|Small State, Big Reach||Building A Greener Planet|
|Reaching Out Around The Globe||Preparing For Worst-Case Scenarios|
|Finding Cures For Killers||Rethinking School Lunch|
|Stemming A Violent Tide||Seeking Universal Secrets|
The university’s slogan —“Opening Doors. Opening Minds.”— embraces Ole Miss’s commitment to an educational and cultural center for people of all backgrounds, all disciplines, and all viewpoints.
“The growth of The University of Mississippi as a research institution parallels its growth as an open, diverse institution,” said Dr. Alice Clark, vice chancellor for research. Clark, a former Ole Miss graduate student who has been studying or working here for nearly 30 years, states, “At Ole Miss, we confront society’s problems head on.”
Ole Miss researchers attract about $5.5 million in new grants every month, an impressive figure given the size of the university. Ole Miss is the flagship university of a small state, with enrollment of a little more than 17,000 students. In a cash-poor state, university leaders have worked hard to build the institution’s external funding for research projects.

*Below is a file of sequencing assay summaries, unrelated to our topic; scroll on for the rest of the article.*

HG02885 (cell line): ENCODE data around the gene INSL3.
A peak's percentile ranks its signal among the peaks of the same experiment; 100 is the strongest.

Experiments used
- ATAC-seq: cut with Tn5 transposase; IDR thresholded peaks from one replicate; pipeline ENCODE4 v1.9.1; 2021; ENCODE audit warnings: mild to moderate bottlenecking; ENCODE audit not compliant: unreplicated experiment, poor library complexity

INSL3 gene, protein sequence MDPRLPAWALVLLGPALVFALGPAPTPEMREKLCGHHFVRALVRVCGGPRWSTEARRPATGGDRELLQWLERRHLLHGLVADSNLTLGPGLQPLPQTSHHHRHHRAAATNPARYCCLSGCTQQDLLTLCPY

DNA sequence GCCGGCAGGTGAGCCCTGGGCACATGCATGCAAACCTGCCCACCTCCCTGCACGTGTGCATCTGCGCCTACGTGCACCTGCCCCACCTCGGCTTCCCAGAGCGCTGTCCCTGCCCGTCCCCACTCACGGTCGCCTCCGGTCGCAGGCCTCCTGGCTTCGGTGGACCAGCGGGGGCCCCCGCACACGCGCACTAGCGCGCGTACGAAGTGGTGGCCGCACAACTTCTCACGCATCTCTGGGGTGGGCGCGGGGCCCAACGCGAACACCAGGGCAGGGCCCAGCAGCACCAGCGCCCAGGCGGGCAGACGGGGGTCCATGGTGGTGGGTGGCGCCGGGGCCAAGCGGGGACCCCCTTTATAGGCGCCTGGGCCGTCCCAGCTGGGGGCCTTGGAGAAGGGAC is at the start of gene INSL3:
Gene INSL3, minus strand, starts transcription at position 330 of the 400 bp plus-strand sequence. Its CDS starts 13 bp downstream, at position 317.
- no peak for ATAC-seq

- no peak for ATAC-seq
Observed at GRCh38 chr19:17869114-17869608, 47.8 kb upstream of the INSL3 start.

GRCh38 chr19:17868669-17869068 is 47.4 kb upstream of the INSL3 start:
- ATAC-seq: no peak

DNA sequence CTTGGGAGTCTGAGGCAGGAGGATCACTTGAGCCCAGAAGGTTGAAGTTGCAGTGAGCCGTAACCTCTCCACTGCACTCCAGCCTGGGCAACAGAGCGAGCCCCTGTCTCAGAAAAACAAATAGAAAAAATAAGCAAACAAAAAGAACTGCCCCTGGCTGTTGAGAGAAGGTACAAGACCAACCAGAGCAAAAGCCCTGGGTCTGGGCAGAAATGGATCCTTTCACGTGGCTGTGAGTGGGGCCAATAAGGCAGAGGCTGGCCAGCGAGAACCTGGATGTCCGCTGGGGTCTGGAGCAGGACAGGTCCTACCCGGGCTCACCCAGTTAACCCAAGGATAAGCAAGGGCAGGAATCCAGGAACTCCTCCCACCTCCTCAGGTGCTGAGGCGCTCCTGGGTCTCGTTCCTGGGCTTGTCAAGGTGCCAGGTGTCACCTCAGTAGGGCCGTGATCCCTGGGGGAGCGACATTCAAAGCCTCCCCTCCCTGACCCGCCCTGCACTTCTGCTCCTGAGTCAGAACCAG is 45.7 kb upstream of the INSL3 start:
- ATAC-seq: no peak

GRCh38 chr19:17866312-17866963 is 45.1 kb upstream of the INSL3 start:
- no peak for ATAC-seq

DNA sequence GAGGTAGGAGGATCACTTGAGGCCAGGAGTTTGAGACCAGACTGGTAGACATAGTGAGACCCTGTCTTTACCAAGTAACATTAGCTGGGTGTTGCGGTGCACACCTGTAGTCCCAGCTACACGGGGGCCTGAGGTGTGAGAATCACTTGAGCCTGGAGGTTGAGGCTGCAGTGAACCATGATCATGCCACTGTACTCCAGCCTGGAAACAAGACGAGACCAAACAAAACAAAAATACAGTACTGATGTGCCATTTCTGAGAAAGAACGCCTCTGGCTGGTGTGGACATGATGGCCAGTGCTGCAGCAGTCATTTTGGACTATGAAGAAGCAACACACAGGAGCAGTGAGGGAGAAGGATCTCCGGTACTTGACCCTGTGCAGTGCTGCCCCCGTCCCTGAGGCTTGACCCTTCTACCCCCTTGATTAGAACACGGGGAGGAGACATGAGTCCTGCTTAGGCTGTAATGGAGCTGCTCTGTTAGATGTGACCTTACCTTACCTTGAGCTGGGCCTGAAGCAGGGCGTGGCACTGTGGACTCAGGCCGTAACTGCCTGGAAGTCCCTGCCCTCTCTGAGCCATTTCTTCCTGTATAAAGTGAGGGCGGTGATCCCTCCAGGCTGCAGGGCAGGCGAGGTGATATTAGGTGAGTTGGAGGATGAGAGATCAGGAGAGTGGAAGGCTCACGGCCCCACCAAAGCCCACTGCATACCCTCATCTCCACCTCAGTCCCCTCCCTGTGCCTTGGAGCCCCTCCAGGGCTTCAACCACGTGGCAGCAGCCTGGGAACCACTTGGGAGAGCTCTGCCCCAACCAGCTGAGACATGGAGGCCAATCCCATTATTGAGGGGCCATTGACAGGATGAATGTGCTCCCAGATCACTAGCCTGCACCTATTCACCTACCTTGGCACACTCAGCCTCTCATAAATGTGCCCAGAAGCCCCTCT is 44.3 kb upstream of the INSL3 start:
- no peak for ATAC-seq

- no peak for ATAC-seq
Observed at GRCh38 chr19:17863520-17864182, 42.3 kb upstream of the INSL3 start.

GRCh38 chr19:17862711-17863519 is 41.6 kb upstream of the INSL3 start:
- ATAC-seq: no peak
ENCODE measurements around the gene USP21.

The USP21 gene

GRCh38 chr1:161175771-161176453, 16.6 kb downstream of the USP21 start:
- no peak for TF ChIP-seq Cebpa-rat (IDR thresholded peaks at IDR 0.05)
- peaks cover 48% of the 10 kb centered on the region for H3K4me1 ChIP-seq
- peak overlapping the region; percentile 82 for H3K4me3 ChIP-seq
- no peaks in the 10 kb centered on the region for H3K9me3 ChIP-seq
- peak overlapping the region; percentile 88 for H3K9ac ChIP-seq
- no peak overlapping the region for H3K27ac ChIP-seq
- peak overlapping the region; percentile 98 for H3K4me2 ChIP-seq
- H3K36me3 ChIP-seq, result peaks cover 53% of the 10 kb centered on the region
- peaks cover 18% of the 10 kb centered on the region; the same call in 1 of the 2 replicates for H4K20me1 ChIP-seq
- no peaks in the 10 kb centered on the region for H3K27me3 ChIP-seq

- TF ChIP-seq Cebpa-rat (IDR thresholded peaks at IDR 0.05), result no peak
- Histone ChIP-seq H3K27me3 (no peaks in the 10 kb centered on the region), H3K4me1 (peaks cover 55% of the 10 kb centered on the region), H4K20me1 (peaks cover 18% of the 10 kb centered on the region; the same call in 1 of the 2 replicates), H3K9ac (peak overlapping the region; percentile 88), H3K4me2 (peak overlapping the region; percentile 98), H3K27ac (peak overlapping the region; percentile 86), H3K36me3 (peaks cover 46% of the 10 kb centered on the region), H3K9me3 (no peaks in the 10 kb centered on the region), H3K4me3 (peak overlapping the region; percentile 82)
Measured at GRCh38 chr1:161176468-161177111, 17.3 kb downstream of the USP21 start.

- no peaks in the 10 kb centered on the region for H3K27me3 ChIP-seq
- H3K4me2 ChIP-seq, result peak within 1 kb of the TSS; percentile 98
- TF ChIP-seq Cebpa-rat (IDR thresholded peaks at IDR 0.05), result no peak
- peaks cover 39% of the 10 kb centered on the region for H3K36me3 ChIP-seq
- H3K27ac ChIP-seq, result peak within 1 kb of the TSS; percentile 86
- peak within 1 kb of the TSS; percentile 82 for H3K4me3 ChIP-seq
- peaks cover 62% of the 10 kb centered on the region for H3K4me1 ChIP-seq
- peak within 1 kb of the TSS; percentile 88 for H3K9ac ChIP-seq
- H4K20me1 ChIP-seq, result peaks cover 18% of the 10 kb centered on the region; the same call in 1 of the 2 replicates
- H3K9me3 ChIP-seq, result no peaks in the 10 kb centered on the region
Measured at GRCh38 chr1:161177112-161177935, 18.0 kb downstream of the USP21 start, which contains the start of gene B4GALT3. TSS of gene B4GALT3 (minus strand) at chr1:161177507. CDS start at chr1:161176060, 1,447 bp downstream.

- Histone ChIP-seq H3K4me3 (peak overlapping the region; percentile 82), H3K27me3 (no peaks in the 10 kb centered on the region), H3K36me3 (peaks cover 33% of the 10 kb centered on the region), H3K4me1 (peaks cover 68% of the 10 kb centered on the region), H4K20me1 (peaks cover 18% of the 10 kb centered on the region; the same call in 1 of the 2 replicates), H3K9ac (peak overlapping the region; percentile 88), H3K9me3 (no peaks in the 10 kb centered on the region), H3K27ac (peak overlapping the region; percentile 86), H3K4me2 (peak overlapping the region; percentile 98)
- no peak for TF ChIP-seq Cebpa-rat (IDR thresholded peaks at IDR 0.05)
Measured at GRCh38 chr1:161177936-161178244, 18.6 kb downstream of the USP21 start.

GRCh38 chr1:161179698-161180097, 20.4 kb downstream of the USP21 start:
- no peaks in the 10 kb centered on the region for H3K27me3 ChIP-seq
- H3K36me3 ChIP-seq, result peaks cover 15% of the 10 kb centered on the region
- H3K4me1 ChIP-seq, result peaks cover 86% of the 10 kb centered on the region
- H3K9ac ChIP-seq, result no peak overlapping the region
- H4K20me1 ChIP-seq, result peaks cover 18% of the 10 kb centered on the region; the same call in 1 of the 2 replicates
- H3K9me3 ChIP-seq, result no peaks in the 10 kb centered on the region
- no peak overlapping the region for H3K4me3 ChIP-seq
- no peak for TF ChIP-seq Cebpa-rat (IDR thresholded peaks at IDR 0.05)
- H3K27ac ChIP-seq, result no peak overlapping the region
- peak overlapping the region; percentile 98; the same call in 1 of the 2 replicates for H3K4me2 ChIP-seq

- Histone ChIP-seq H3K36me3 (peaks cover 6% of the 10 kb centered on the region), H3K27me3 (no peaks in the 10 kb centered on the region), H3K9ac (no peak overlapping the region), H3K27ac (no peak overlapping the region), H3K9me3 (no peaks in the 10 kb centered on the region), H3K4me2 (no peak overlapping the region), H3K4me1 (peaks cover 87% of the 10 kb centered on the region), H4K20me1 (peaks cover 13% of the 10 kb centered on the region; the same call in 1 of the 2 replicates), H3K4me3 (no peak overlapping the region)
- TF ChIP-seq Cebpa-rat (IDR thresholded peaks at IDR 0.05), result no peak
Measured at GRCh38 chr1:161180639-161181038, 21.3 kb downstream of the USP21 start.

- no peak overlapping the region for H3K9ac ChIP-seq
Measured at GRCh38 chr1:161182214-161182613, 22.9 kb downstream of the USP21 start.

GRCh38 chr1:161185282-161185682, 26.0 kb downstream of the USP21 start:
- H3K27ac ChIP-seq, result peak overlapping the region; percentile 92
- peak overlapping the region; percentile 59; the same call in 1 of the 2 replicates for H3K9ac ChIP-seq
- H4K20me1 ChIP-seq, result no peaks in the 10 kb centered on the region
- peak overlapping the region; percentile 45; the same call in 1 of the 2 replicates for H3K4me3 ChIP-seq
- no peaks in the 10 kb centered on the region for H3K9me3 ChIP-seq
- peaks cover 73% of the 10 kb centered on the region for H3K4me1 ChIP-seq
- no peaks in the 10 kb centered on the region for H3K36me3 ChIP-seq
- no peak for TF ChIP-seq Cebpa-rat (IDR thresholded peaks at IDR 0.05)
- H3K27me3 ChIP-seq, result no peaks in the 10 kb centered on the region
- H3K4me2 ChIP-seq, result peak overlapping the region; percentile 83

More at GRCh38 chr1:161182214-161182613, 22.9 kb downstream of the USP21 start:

To be effective, Clark said, Ole Miss had to focus its energy. At Ole Miss, major research centers have typically begun with one dedicated, magnetic person, who developed a creative approach to a tough problem.
“For a relatively small public institution, we foster research that is highly competitive and nationally prominent,” Clark said. “That’s because we strategically focus on certain problems where one researcher or one big idea can have a huge impact. From there, we build until we are national leaders in addressing that problem.”
Clark says that process is akin to the chemistry of using seed crystals to jump-start crystal growth. In a solution, the seed crystal provides an existing lattice on which other crystals form.
At Ole Miss, those seed crystals take human form —such as Dr. Sam Wang, who built the National Center for Computational Hydroscience and Engineering from the ground up; or the late Dr. Hank Bass, who built the National Center for Physical Acoustics into a global force that now has a number of prominent researchers taking the lead.
There are countless other examples of the global impact this small community has, whether it’s addressing climate change or searching for a cure for the millions infected with malaria.
“Historically, this university has been called on repeatedly to illustrate how higher education can meet societal needs,” Clark said. “At Ole Miss, we know we don’t have to be big,” Clark said. “We just have to be visionary and bold.”